The outdoors. There's nothing more invigorating and restorative than a slow contemplative walk, along country lanes, across fields, through woods, by streams, in the hills, on the beach. There is so much physical, emotional and spiritual pleasure to be felt in such places.
I cannot imagine not being able to go into the elements, to feel the sun, wind and rain on my face, yet few older residents in care homes get to go out much, if at all. And for most of those with dementia, a trip out is even less likely, even though nearly everyone loves nature.
It was no surprise then, to read that a new study has found that nature films have been found to reduce anxiety and the symptoms of 'sundowning' in people in the early stages of dementia. This psychological condition is so-called because as the light fades at the end of the day, people living with dementia may display symptoms of increased restlessness and confusion.
Recently, Honorary research fellow at Exeter University, Dr Craig Knight, worked in partnership with Somerset Care and video production company Calmer By Nature, to explore whether DVDs of the British countryside had a beneficial impact on residents with dementia, particularly late in the afternoon.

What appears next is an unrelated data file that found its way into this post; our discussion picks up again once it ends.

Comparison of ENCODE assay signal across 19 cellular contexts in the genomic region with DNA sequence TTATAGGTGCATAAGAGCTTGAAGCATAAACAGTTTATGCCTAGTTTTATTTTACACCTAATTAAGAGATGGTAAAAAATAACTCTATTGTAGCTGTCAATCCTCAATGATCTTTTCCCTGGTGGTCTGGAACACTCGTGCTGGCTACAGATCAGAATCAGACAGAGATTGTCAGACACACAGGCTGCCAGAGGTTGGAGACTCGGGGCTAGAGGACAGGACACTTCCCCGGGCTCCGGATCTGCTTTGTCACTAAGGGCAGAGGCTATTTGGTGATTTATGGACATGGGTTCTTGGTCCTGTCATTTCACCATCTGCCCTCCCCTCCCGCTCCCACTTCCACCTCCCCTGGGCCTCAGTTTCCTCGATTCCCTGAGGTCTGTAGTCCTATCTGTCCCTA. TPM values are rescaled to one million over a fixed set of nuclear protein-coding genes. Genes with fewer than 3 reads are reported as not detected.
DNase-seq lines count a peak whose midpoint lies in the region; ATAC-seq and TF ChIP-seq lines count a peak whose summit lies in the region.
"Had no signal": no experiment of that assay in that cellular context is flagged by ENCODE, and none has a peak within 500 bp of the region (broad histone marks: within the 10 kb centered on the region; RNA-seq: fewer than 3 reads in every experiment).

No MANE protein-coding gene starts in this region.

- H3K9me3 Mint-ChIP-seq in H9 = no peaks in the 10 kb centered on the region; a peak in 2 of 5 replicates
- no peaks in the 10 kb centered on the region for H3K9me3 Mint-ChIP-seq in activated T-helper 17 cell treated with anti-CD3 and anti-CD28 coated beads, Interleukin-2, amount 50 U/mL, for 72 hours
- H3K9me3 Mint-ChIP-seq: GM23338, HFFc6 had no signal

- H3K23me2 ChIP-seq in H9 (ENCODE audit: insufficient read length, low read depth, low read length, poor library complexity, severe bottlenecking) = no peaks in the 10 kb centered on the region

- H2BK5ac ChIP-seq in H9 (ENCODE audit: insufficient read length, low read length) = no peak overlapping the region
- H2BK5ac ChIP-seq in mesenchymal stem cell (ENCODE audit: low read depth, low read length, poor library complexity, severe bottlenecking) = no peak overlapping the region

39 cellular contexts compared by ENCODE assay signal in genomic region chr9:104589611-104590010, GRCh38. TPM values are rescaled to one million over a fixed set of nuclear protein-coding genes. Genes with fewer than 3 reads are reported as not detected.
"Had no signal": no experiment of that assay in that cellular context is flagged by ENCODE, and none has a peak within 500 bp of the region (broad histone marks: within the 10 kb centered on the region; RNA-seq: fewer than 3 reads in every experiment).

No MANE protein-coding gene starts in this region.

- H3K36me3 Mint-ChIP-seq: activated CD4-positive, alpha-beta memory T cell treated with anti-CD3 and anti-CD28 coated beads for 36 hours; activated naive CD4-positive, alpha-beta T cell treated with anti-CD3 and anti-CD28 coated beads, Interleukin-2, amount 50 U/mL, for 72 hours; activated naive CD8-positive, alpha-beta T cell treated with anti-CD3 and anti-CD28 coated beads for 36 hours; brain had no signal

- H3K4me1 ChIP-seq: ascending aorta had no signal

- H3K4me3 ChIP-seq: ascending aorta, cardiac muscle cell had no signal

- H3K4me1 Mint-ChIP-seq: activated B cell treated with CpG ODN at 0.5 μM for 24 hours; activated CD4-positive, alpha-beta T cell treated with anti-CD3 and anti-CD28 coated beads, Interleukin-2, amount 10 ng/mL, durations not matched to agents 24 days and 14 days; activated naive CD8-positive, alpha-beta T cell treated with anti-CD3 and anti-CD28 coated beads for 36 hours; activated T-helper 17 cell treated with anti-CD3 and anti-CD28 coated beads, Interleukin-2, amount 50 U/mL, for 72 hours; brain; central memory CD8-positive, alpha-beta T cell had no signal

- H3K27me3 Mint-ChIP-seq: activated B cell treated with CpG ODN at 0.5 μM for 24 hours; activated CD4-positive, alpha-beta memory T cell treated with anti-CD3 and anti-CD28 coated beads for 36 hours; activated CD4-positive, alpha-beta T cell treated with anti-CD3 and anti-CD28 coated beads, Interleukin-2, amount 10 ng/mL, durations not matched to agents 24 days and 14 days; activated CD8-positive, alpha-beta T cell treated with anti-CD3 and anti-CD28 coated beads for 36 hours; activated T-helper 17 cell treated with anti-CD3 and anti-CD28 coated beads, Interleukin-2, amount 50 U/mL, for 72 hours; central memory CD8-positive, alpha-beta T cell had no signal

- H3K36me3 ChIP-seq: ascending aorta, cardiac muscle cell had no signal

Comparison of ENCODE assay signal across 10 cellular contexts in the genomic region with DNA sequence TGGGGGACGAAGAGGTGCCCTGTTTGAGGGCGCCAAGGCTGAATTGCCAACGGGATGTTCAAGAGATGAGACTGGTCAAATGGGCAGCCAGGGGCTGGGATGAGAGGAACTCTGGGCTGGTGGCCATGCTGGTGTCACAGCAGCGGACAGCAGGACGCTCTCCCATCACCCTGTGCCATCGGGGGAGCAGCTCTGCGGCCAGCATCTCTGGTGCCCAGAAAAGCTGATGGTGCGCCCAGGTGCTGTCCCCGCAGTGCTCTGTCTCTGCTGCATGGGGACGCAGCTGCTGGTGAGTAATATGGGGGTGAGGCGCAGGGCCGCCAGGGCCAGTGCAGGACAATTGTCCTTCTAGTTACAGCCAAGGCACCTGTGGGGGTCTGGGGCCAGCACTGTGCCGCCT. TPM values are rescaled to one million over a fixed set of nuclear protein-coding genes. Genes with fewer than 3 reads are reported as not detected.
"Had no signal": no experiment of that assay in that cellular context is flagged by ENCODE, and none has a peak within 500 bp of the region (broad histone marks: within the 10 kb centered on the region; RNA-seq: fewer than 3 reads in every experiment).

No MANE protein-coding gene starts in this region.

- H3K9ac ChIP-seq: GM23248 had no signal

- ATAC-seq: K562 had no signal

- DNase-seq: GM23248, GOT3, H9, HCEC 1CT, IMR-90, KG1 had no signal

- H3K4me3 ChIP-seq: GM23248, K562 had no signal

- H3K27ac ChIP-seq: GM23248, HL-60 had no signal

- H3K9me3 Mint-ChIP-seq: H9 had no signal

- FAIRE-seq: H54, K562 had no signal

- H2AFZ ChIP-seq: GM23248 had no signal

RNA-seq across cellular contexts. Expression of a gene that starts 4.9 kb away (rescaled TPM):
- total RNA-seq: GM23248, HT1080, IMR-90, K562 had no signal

“We found that playing nature DVDs has a calming, (if transitory) effect on residents, although playing them too often had a negative effect – people would avoid watching them. Nevertheless, we do seem to have found something with a topical, general short term and possibly individual long term benefit,” says Dr Knight.
I wonder if perhaps this issue is a bit like some other activities designed to stimulate people living with dementia. The pleasure is to be found just 'being in the moment', but you don't necessarily want the moment to be endleessly repeated.
At one care home, residents watch the DVDs as a group and talk together about the memories the films illicit afterwards, encouraging them to talk to one other and giving them the confidence to do this.
Care staff report that the DVDs help reduce stress in residents with dementia – and provide a lovely atmosphere for the staff. As they say, everybody instinctively feels comfortable with nature. Few would argue with that.